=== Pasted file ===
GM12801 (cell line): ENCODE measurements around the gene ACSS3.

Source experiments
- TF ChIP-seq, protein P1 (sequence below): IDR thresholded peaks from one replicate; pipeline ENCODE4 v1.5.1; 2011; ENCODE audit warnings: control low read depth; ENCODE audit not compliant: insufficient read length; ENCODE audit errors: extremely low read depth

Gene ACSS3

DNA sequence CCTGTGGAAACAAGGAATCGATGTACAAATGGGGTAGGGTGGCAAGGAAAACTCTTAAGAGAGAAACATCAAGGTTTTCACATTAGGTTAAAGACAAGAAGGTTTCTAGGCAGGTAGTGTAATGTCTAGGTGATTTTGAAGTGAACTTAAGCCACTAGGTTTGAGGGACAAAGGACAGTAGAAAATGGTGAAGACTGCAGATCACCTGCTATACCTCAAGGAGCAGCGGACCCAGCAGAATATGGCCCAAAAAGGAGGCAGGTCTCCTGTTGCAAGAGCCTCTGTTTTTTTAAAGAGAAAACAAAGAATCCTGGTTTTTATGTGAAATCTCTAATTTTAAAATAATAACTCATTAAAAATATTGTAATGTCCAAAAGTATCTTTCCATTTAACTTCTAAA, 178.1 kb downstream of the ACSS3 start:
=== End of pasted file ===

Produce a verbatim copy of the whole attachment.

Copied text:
GM12801 (cell line): ENCODE measurements around the gene ACSS3.

Source experiments
- TF ChIP-seq, protein P1 (sequence below): IDR thresholded peaks from one replicate; pipeline ENCODE4 v1.5.1; 2011; ENCODE audit warnings: control low read depth; ENCODE audit not compliant: insufficient read length; ENCODE audit errors: extremely low read depth

Gene ACSS3

DNA sequence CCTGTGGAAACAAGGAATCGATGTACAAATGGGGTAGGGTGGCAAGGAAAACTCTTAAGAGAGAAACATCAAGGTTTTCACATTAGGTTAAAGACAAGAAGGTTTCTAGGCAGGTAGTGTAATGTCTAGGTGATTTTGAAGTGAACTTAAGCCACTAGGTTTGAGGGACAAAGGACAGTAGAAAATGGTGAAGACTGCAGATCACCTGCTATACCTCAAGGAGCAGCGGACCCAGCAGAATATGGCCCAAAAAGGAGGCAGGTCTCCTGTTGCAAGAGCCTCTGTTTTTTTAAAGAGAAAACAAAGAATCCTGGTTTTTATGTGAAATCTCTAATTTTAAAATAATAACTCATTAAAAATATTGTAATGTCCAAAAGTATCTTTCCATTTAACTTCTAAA, 178.1 kb downstream of the ACSS3 start: